Pune’s ‘Ti’ buses that drive home the message of female hygiene
The idea came about in 2016 when Kher met the then municipal commissioner Kunal Kumar, who was also heading the Smart City initiative, mentioned a shortage of toiletsUpdated: Mar 17, 2019 16:42 IST
A pink bus parked inside Sambhaji park, Jungli Maharaj road, is addressing the hygiene needs of women for the past six months. Ti Swachatagruha, the retired Pune Mahanagar Parivahan Mahamandal Ltd (PMPML) buses turned lavatory, is one of the popular public lavatories for women.
“Ti is also for toilet integration and has a high-quality rest room, saves water, energy efficient and safe for women with a unique panic button placed inside the structure for emergency,” said Rajeev Kher of Sara Plast India Limited, the mastermind behind the pink mobile bus toilets.
Made from scrapped PMPML buses, the Ti toilet has large mirrors above two wash basins, a TV set which runs infotainment on women’s health, choice of four toilets, three Indian squat styles, and one western commode style. The toilet is also equipped with sanitary dispenser as well as a baby diaper changing space within the bus and offers a small assortment of beverages at a minimal cost. The service, however, is not available for free, but charges Rs 5, which according to Kher, is reasonable, looking at the amount invested in creating such safe and clean environment for women.
The idea came about in 2016 when Kher met the then municipal commissioner Kunal Kumar, who was also heading the Smart City initiative, mentioned a shortage of toilets. “As we have worked in sanitation sector, we pitched the idea of creating mobile toilets for women when a non-governmental organisation (NGO) Milun Saaryajani had urged Pune Municipal Corporation (PMC) to build toilets for women. I had seen similar kinds of restrooms for the homeless in San Francisco, while I was working abroad. I had the pilot ready within eight weeks, once I got a scrapped bus from the authorities. The very first such mobile toilet equipped with shower was stationed at Shimla Office chowk in 2016,” said Kher.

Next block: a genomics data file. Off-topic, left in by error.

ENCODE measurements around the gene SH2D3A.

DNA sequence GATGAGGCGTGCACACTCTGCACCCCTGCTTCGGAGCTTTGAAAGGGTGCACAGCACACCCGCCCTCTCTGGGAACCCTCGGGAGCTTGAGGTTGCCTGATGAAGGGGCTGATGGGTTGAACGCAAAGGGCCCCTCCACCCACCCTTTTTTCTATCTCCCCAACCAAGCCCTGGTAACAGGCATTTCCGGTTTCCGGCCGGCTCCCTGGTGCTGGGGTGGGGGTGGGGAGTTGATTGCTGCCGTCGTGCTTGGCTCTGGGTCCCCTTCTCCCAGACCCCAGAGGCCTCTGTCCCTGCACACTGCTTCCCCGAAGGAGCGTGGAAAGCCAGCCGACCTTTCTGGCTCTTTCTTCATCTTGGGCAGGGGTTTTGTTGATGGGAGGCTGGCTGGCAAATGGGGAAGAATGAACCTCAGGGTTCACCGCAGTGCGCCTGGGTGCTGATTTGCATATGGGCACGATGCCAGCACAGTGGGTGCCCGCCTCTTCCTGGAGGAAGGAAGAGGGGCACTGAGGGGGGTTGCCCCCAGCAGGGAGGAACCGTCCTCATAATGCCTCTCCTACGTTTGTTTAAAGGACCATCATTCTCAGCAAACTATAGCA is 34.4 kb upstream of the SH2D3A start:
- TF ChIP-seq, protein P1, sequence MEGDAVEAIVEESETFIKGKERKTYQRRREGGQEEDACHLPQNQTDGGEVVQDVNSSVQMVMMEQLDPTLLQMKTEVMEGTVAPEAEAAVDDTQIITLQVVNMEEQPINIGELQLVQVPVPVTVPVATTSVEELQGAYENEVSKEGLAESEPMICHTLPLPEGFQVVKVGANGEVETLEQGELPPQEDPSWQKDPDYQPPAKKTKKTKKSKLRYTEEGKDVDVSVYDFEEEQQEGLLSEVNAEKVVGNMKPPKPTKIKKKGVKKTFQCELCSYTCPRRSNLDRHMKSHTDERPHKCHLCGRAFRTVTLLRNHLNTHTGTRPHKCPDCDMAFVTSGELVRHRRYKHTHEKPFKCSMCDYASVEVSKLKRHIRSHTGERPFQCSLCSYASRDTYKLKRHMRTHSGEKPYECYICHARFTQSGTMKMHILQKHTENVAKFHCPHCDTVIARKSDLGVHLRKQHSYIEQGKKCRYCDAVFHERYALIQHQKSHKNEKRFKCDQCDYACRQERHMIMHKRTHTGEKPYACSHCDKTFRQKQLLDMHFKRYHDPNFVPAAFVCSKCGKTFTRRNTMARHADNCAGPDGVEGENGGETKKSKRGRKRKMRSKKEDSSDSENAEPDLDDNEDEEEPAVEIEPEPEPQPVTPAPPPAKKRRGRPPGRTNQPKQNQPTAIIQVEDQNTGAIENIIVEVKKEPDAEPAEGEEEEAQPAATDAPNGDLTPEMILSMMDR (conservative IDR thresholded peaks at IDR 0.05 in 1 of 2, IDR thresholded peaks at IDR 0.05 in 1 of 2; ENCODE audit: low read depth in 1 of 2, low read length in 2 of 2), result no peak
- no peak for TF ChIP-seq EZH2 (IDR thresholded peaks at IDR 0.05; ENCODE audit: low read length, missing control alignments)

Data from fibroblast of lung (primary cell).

According to Kher, these toilets are quick and easy to install and are using recyclable material like 100 per cent polyethylene ‘pans’ in the toilets. “We have used eco-friendly colours, and also have installed solar panels on the top which provides electricity to run these bus toilets. Another feature is the use of technology to detect foul smell. We have humidity and moisture chip installed which has been developed by MIT labs, US and helps to eliminate foul smells to make these toilets have freshness from within. The buses also have free Wi-Fi and are general packet radio services (GPRS) enabled,” he said.
The first pilot project was made in a factory at Sanaswadi with funding from corporate social responsibility (CSR) at the cost of Rs 6 to Rs 10 lakh. The scrapped buses are now upcycled, semi-permanent and owned by the PMC. “We used the bus as an enterprise model and also give the women a sense of belonging,” said Kher.
He stated another reason why the concept of Ti toilet works is that it has a full-time attendant who owns the space, hence making the service aspect viable and saleable. “These buses are helping bring up the standard of sanitation and giving dignity to women and help bring a change in lifestyle, though awareness is needed on treating the toilet as their own and keeping it clean which is an ongoing process.”
First Published: Mar 17, 2019 16:41 IST